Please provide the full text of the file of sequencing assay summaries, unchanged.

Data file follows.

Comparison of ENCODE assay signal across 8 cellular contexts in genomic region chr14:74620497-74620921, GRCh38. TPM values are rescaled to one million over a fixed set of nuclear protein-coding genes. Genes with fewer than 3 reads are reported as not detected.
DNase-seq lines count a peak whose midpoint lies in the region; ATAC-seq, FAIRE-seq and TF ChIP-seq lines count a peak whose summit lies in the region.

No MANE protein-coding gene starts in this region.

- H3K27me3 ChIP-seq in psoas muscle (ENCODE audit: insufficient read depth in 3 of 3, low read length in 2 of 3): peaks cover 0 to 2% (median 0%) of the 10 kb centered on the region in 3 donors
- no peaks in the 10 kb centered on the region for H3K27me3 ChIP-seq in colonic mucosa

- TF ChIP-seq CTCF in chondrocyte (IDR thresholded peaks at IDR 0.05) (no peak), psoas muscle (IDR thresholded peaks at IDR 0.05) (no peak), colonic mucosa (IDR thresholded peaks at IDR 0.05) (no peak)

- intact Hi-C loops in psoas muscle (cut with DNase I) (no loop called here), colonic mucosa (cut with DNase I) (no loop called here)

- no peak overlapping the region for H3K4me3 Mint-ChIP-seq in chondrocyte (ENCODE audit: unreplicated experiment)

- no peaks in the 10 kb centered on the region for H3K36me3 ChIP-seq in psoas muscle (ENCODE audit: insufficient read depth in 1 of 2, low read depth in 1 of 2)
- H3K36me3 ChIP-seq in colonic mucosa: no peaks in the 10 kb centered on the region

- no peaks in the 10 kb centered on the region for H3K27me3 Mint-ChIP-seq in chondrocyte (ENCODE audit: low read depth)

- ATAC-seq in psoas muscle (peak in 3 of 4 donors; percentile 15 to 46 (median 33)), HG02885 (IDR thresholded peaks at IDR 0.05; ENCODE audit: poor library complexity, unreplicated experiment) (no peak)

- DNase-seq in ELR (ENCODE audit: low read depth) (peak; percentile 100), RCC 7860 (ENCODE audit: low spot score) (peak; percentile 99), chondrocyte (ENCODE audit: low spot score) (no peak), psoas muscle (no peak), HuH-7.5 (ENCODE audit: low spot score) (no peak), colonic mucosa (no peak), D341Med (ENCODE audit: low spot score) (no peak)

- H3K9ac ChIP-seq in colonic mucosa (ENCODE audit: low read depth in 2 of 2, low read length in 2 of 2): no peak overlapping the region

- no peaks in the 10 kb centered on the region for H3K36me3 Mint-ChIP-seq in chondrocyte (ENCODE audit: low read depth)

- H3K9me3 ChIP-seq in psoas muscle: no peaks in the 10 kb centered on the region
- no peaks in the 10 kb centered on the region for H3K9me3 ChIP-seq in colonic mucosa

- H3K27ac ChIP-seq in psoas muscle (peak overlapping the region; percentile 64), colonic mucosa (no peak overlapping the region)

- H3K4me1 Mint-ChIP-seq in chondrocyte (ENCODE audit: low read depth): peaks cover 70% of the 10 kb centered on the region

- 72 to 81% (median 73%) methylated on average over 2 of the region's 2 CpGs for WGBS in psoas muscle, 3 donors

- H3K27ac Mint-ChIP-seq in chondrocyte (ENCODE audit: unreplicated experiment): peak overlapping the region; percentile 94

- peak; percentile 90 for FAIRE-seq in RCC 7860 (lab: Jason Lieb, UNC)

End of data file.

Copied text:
Comparison of ENCODE assay signal across 8 cellular contexts in genomic region chr14:74620497-74620921, GRCh38. TPM values are rescaled to one million over a fixed set of nuclear protein-coding genes. Genes with fewer than 3 reads are reported as not detected.
DNase-seq lines count a peak whose midpoint lies in the region; ATAC-seq, FAIRE-seq and TF ChIP-seq lines count a peak whose summit lies in the region.

No MANE protein-coding gene starts in this region.

- H3K27me3 ChIP-seq in psoas muscle (ENCODE audit: insufficient read depth in 3 of 3, low read length in 2 of 3): peaks cover 0 to 2% (median 0%) of the 10 kb centered on the region in 3 donors
- no peaks in the 10 kb centered on the region for H3K27me3 ChIP-seq in colonic mucosa

- TF ChIP-seq CTCF in chondrocyte (IDR thresholded peaks at IDR 0.05) (no peak), psoas muscle (IDR thresholded peaks at IDR 0.05) (no peak), colonic mucosa (IDR thresholded peaks at IDR 0.05) (no peak)

- intact Hi-C loops in psoas muscle (cut with DNase I) (no loop called here), colonic mucosa (cut with DNase I) (no loop called here)

- no peak overlapping the region for H3K4me3 Mint-ChIP-seq in chondrocyte (ENCODE audit: unreplicated experiment)

- no peaks in the 10 kb centered on the region for H3K36me3 ChIP-seq in psoas muscle (ENCODE audit: insufficient read depth in 1 of 2, low read depth in 1 of 2)
- H3K36me3 ChIP-seq in colonic mucosa: no peaks in the 10 kb centered on the region

- no peaks in the 10 kb centered on the region for H3K27me3 Mint-ChIP-seq in chondrocyte (ENCODE audit: low read depth)

- ATAC-seq in psoas muscle (peak in 3 of 4 donors; percentile 15 to 46 (median 33)), HG02885 (IDR thresholded peaks at IDR 0.05; ENCODE audit: poor library complexity, unreplicated experiment) (no peak)

- DNase-seq in ELR (ENCODE audit: low read depth) (peak; percentile 100), RCC 7860 (ENCODE audit: low spot score) (peak; percentile 99), chondrocyte (ENCODE audit: low spot score) (no peak), psoas muscle (no peak), HuH-7.5 (ENCODE audit: low spot score) (no peak), colonic mucosa (no peak), D341Med (ENCODE audit: low spot score) (no peak)

- H3K9ac ChIP-seq in colonic mucosa (ENCODE audit: low read depth in 2 of 2, low read length in 2 of 2): no peak overlapping the region

- no peaks in the 10 kb centered on the region for H3K36me3 Mint-ChIP-seq in chondrocyte (ENCODE audit: low read depth)

- H3K9me3 ChIP-seq in psoas muscle: no peaks in the 10 kb centered on the region
- no peaks in the 10 kb centered on the region for H3K9me3 ChIP-seq in colonic mucosa

- H3K27ac ChIP-seq in psoas muscle (peak overlapping the region; percentile 64), colonic mucosa (no peak overlapping the region)

- H3K4me1 Mint-ChIP-seq in chondrocyte (ENCODE audit: low read depth): peaks cover 70% of the 10 kb centered on the region

- 72 to 81% (median 73%) methylated on average over 2 of the region's 2 CpGs for WGBS in psoas muscle, 3 donors

- H3K27ac Mint-ChIP-seq in chondrocyte (ENCODE audit: unreplicated experiment): peak overlapping the region; percentile 94

- peak; percentile 90 for FAIRE-seq in RCC 7860 (lab: Jason Lieb, UNC)